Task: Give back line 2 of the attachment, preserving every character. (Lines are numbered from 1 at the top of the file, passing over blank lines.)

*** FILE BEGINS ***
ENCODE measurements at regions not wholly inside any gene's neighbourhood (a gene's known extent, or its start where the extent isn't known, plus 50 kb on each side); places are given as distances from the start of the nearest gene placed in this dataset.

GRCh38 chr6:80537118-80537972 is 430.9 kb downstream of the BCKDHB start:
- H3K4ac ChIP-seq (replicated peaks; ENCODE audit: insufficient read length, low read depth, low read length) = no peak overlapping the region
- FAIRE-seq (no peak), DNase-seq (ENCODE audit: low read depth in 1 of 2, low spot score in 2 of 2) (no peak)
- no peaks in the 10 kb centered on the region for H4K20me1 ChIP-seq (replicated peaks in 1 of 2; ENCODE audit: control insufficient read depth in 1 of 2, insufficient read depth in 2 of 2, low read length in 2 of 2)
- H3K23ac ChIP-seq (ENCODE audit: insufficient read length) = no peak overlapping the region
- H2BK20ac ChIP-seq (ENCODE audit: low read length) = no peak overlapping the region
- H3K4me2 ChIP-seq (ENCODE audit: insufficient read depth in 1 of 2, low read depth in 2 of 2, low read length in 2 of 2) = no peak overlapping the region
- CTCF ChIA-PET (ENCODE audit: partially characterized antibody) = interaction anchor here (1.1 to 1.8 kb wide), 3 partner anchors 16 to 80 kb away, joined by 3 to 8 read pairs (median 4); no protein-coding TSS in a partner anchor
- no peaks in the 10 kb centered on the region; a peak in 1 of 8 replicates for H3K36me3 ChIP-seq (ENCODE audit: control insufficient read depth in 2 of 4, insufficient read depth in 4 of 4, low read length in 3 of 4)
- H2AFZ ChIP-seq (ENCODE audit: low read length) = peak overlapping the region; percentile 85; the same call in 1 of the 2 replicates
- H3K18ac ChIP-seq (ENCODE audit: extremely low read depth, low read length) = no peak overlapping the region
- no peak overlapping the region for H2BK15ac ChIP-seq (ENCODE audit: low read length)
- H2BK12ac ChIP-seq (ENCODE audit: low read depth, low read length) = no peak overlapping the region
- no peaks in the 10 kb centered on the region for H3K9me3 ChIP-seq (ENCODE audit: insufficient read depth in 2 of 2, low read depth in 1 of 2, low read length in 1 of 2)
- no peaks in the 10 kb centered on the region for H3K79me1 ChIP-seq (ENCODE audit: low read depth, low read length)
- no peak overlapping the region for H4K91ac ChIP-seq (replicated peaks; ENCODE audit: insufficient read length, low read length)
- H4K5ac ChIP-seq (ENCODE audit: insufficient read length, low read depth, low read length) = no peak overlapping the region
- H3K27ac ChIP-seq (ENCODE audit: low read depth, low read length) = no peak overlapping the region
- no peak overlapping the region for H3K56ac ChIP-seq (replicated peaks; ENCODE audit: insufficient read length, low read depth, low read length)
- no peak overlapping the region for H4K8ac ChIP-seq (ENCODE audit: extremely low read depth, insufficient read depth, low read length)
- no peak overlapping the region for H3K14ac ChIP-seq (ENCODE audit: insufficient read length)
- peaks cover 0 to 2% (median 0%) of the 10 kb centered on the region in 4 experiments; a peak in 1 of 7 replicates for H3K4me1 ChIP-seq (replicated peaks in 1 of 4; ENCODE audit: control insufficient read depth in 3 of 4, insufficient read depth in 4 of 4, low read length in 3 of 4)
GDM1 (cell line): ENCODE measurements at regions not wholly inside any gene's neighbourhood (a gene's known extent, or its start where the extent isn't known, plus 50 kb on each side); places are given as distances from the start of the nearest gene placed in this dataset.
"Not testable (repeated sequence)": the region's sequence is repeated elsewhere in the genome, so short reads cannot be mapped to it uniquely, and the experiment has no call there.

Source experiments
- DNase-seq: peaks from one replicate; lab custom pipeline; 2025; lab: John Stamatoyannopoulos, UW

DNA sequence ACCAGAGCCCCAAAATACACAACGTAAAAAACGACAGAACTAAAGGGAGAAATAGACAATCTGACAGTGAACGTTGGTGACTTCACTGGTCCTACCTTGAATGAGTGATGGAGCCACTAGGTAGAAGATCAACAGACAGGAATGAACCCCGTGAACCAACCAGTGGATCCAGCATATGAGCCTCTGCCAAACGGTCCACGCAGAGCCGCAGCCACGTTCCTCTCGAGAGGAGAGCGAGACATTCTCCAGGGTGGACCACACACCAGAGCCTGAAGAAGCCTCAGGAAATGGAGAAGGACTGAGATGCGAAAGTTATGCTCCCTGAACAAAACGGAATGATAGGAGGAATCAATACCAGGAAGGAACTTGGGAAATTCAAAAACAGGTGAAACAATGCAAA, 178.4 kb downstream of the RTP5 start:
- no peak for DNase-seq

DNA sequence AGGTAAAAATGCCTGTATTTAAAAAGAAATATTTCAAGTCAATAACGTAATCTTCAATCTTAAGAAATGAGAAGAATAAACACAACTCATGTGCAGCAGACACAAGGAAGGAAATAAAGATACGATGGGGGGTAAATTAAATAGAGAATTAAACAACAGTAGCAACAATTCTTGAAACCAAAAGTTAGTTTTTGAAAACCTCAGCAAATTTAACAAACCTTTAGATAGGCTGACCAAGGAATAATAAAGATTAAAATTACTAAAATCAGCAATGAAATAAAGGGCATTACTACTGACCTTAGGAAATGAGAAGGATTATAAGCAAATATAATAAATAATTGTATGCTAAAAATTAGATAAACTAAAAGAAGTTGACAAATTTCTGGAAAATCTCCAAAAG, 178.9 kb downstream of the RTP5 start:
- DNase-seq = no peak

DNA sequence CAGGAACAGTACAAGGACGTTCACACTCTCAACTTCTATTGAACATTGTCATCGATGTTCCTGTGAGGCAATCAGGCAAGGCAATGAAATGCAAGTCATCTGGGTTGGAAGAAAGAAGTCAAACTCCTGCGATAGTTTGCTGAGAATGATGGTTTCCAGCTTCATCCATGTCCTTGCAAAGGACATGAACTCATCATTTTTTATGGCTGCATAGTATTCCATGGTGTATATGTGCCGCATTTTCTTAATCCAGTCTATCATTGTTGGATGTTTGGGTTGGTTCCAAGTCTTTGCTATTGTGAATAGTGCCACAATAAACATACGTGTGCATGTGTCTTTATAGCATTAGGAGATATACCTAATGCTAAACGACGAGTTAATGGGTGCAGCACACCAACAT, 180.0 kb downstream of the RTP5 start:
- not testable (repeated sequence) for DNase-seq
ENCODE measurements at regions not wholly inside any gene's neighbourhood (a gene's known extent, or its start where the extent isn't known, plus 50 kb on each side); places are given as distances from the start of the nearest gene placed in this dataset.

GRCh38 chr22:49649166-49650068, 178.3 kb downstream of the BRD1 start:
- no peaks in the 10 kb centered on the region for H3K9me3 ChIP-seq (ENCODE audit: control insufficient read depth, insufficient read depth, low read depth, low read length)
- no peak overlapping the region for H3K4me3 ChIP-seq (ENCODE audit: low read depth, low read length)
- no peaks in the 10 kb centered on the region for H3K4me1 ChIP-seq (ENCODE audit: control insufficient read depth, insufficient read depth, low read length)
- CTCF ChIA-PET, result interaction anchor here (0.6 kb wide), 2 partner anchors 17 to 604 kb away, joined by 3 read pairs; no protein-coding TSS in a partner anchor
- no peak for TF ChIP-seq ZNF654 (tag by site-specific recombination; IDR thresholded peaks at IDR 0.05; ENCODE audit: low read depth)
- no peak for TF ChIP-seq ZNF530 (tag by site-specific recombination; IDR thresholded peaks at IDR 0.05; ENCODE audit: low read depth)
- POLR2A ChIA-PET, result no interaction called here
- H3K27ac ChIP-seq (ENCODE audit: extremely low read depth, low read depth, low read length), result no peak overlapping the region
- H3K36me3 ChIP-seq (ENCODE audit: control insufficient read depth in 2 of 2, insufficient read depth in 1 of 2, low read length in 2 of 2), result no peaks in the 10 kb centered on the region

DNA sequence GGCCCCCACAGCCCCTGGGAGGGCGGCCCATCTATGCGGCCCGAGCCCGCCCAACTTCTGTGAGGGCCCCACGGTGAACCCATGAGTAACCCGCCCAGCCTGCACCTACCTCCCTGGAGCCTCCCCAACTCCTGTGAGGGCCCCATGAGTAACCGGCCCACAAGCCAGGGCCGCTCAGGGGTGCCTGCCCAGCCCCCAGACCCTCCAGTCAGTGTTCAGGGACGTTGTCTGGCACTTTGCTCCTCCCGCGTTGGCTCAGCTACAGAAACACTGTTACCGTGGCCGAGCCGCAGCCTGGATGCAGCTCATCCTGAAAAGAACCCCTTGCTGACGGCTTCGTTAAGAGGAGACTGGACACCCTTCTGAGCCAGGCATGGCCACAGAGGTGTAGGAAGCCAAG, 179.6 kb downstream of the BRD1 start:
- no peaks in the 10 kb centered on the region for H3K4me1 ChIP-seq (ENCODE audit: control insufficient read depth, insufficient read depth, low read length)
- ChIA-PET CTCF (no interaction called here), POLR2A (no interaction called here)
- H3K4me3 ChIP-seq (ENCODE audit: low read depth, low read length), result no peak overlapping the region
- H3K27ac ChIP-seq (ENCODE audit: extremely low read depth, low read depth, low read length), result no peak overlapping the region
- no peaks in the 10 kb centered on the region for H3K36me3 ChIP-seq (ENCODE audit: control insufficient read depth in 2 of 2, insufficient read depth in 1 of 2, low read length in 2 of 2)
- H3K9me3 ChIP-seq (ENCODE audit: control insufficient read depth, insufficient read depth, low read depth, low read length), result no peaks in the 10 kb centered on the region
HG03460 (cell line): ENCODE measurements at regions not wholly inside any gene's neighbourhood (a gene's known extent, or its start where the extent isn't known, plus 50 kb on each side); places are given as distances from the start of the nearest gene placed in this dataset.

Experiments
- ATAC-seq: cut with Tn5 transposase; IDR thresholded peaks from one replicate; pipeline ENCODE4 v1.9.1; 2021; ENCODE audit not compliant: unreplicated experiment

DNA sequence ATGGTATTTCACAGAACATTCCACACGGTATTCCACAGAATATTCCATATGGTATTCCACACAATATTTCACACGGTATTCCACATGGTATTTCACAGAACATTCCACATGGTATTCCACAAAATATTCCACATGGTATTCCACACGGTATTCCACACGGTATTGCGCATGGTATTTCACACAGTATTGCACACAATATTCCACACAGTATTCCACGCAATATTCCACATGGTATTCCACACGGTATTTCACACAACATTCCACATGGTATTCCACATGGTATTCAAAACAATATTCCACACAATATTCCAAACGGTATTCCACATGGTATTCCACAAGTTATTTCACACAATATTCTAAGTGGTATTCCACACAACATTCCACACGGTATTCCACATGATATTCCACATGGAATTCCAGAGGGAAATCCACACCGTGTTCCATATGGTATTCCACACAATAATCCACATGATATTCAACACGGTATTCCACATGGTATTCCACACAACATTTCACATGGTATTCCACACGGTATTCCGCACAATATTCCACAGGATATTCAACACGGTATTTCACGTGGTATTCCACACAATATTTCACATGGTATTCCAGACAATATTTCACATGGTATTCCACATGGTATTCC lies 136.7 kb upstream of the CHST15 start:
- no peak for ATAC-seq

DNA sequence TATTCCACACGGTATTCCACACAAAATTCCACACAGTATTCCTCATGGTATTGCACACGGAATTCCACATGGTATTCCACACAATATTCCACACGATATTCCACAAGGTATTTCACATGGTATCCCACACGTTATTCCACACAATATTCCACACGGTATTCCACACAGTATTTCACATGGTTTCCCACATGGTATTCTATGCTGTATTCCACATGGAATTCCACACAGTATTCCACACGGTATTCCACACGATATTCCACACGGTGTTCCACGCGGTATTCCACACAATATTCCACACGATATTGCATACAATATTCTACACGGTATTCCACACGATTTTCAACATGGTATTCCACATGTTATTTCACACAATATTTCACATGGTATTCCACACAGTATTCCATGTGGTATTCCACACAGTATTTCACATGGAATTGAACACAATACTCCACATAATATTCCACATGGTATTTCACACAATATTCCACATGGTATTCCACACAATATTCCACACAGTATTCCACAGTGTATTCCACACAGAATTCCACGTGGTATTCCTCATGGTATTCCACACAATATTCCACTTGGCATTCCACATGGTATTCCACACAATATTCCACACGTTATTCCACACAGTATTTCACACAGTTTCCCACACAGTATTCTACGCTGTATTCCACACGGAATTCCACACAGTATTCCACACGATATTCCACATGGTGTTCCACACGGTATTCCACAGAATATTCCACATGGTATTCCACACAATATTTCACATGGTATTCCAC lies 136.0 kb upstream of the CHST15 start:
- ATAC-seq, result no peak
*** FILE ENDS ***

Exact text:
GRCh38 chr6:80537118-80537972 is 430.9 kb downstream of the BCKDHB start: